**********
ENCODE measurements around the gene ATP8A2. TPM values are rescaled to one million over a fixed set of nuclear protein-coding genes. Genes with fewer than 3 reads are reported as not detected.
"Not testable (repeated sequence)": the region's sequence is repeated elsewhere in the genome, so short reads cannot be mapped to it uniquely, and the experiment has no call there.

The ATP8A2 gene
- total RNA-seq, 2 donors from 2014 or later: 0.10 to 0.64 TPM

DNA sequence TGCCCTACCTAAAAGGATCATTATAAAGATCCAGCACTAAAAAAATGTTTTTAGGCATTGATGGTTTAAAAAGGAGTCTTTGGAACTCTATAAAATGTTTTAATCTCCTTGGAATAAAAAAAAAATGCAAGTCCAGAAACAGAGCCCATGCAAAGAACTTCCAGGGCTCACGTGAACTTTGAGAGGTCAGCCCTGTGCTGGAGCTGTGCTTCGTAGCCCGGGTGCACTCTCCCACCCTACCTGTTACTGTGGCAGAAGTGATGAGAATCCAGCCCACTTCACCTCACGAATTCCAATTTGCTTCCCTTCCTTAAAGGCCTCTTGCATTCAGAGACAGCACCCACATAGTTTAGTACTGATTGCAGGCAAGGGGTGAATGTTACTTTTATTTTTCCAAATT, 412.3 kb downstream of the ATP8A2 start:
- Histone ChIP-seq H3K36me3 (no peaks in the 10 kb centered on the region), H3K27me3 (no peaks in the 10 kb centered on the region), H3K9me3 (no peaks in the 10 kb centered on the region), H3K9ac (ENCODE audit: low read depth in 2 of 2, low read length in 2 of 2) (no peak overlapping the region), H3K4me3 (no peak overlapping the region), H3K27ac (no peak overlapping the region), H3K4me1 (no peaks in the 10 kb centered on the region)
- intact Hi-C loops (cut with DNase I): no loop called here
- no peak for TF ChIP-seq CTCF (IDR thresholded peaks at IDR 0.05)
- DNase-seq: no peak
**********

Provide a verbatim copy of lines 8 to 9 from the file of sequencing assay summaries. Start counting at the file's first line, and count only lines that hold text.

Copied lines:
- no peak for TF ChIP-seq CTCF (IDR thresholded peaks at IDR 0.05)
- DNase-seq: no peak